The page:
The infusion of autograft absolute lymphocyte and monocyte counts affect survival in patients undergoing autologous peripheral hematopoietic stem cell transplantation (APHSCT). However, the specific autograft immune effector cells affecting survival post-APHSCT are unknown. Thus, we performed an ad hoc analysis from our published double-blind, randomized phase III clinical trial in non-Hodgkin's lymphoma (NHL) patients, looking at the infused autograft immune effector cells and their relationship with clinical outcomes post-APHSCT. Between December 2007 and October 2010, we performed a double-blind phase III randomized study registered with ClinicalTrials.gov, number NCT00566228. A total of 111 patients finished the trial and apheresis collection samples were analyzed for immune effector cells. Overall survival (OS) and progression-free survival (PFS) were calculated from the date of APHSCT. With a median follow-up of 82.8 months (range: 2.1–122.3 months), we identified by univariate analysis that the autograft numbers of macrophage type 1 (M 1), macrophage type 2 (M 2), dendritic cell type 1 (DC 1), dendritic cell type 2 (DC 2), myeloid-derived suppressor cells (MDSC), CD4+PD-1-, CD4+PD-1+, CD8+PD-1-, CD8+PD-1+, lymphocyte to monocyte ratio (A-LMR), NKp30, and KIR2DL2, were predictors for OS and PFS. Multivariate analysis revealed that A-LMR, MDSC, NKp30, KIR2DL2 and lactate dehydrogenase were independent predictors for OS. Independent predictors for PFS identified by multivariate analysis included DC1, MDSC, NKp30, CD4+PD-1- and M 2. Our findings indicate that the number of specific infused autograft immune effector cells affect survival; thus providing a platform to develop an immunocompetent autograft with direct impact on clinical outcomes in NHL post-APHSCT.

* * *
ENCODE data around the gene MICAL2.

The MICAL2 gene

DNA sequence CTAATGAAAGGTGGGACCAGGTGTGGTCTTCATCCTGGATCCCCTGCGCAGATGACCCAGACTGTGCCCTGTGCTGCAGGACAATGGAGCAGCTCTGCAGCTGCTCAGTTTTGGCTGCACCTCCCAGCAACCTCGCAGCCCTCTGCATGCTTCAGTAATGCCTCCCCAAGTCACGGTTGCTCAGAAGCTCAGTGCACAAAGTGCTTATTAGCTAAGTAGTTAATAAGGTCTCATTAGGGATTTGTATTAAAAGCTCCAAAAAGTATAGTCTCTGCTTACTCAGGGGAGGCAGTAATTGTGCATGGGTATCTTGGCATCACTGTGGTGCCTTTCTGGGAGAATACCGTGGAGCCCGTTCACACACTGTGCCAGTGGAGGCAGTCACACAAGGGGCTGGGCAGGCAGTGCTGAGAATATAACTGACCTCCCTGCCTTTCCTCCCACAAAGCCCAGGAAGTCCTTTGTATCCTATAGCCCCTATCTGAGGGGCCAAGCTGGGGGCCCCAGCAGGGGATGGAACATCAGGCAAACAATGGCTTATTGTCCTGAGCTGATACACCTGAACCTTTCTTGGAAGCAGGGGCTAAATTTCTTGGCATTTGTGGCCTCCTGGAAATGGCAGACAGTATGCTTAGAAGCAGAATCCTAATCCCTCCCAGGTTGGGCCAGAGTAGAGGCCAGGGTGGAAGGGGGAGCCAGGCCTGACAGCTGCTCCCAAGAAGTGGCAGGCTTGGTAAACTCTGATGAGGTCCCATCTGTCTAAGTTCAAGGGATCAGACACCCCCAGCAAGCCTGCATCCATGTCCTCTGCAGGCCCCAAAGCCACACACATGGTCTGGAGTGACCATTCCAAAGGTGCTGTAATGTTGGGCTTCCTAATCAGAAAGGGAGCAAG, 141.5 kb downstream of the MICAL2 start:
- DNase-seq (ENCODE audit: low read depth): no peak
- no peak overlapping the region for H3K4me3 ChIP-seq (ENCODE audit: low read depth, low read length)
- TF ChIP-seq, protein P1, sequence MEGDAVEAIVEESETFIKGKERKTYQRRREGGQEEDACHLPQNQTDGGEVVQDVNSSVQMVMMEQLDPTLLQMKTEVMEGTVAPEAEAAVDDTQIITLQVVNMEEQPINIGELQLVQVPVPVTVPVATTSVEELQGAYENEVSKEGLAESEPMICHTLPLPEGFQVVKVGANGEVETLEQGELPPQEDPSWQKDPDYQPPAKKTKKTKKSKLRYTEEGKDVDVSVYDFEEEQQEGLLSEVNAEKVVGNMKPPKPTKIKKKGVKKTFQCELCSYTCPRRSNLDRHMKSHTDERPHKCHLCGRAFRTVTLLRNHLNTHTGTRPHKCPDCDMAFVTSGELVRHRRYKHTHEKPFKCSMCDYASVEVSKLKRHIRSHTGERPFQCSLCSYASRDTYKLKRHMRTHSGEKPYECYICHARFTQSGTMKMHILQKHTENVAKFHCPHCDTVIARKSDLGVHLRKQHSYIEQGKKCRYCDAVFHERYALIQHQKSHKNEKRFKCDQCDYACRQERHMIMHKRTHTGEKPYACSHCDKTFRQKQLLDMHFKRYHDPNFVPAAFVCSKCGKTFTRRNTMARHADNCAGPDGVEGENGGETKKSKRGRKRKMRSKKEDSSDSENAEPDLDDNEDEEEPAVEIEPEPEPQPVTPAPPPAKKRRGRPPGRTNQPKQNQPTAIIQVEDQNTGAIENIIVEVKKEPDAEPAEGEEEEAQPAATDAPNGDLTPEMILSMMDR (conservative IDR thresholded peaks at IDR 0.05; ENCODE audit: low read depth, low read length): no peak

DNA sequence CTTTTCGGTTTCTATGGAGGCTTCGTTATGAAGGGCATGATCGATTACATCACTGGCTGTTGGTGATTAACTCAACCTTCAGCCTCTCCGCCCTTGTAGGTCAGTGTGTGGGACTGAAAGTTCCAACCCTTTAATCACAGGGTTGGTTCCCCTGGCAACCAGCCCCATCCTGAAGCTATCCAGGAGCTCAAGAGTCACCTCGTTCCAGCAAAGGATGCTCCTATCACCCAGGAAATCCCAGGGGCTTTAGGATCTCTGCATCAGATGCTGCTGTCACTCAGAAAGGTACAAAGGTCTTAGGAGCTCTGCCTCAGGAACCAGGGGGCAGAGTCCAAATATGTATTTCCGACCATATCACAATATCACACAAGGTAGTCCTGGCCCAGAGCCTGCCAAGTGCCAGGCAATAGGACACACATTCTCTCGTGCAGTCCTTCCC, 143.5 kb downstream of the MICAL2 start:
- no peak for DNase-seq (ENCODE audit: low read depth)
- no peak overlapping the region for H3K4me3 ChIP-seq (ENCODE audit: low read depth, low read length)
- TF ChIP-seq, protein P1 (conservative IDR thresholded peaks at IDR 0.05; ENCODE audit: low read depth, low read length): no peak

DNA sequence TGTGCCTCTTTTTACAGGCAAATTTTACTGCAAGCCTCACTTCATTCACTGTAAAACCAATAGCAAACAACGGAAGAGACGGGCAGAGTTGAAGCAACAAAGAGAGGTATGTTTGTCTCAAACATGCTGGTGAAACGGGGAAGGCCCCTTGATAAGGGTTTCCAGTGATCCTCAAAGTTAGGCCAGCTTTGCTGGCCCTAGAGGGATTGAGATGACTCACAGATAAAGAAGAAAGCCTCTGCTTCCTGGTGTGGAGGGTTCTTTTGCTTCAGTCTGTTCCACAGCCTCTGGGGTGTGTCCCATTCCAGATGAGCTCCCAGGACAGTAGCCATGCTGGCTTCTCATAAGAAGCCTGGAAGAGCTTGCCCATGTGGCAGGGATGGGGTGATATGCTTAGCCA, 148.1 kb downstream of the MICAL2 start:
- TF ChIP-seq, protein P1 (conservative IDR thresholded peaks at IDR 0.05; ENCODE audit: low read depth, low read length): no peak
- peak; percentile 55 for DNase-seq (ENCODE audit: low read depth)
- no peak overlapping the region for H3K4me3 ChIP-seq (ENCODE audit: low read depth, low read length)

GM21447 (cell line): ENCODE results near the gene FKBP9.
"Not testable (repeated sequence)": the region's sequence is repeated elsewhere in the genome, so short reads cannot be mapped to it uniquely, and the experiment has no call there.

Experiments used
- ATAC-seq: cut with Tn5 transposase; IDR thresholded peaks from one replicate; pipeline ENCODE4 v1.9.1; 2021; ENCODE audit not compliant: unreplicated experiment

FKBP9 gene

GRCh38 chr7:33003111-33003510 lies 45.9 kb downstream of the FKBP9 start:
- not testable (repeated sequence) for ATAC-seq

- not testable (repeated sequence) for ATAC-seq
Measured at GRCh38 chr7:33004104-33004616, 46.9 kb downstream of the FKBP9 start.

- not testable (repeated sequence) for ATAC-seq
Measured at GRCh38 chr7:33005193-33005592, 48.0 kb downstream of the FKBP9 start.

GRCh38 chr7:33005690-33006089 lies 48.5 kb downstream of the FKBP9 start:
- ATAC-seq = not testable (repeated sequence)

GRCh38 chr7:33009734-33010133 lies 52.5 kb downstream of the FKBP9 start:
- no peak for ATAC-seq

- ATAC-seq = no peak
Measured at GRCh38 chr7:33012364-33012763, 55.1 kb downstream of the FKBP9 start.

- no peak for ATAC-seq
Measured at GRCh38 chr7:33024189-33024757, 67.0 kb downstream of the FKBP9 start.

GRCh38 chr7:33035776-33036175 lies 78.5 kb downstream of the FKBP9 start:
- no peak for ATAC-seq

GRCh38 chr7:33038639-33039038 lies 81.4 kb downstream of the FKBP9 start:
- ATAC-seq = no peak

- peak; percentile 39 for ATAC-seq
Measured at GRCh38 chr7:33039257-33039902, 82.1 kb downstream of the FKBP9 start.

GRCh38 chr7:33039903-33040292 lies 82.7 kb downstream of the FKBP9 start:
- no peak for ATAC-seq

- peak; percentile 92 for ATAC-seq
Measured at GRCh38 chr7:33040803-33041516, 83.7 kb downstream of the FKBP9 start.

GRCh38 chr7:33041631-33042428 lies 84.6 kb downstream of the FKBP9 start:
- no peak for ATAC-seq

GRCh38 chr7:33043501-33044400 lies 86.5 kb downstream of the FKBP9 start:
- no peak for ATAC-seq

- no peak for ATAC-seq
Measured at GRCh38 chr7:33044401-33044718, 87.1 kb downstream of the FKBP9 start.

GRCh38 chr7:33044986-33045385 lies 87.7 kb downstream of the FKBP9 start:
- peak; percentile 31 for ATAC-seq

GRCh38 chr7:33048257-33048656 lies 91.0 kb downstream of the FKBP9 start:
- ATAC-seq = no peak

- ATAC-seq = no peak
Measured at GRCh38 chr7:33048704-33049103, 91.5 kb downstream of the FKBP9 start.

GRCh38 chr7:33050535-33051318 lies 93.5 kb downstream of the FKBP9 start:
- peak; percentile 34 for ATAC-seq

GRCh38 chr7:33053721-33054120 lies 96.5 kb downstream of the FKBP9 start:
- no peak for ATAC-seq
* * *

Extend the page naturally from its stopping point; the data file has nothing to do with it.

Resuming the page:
- Autograft absolute lymphocyte and monocyte counts
- Autologous peripheral hematopoietic stem cell transplantation (APHSCT)
- Infused autograft immune effector cells
- Non-Hodgkin's lymphoma
ASJC Scopus subject areas
- Cancer Research